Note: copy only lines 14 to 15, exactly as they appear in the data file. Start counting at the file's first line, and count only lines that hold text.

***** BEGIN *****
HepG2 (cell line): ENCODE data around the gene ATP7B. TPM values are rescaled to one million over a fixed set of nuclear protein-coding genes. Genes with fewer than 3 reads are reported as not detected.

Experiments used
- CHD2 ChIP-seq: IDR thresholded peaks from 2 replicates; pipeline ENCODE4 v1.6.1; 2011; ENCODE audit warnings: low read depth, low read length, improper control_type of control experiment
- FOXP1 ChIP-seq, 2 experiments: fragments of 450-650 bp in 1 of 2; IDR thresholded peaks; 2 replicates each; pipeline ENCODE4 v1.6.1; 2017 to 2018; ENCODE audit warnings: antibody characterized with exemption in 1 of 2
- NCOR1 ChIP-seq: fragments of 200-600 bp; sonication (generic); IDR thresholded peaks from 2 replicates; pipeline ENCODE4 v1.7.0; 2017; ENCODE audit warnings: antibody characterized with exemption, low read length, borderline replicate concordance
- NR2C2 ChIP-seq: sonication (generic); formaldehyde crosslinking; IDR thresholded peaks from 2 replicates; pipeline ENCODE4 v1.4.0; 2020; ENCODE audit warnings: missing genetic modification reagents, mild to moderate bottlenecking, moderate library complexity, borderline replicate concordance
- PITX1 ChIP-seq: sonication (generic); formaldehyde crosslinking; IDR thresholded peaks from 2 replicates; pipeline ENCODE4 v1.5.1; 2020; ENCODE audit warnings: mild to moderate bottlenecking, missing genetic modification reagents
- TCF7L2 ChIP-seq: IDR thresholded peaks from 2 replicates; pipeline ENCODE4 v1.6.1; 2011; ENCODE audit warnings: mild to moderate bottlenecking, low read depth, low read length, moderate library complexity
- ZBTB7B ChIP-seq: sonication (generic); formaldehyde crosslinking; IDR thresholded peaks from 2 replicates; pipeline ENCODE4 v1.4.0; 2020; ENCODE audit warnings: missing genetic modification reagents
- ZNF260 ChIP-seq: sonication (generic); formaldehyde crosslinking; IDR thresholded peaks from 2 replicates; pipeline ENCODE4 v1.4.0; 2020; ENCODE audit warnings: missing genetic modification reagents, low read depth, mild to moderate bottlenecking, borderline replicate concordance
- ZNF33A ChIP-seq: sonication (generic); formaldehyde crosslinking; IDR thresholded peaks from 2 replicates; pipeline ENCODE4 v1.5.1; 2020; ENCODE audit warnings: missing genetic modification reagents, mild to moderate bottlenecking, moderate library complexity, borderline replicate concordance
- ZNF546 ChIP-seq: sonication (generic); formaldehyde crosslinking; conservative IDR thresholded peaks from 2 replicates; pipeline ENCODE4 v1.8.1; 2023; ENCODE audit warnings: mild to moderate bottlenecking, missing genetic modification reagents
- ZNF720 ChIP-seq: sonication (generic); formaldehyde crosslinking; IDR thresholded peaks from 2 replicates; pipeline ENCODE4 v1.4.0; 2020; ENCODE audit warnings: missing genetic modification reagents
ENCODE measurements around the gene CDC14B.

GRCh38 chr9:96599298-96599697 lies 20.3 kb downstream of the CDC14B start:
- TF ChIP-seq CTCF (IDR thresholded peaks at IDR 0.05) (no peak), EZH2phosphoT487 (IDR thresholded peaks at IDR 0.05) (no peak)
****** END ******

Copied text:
ENCODE measurements around the gene CDC14B.

GRCh38 chr9:96599298-96599697 lies 20.3 kb downstream of the CDC14B start: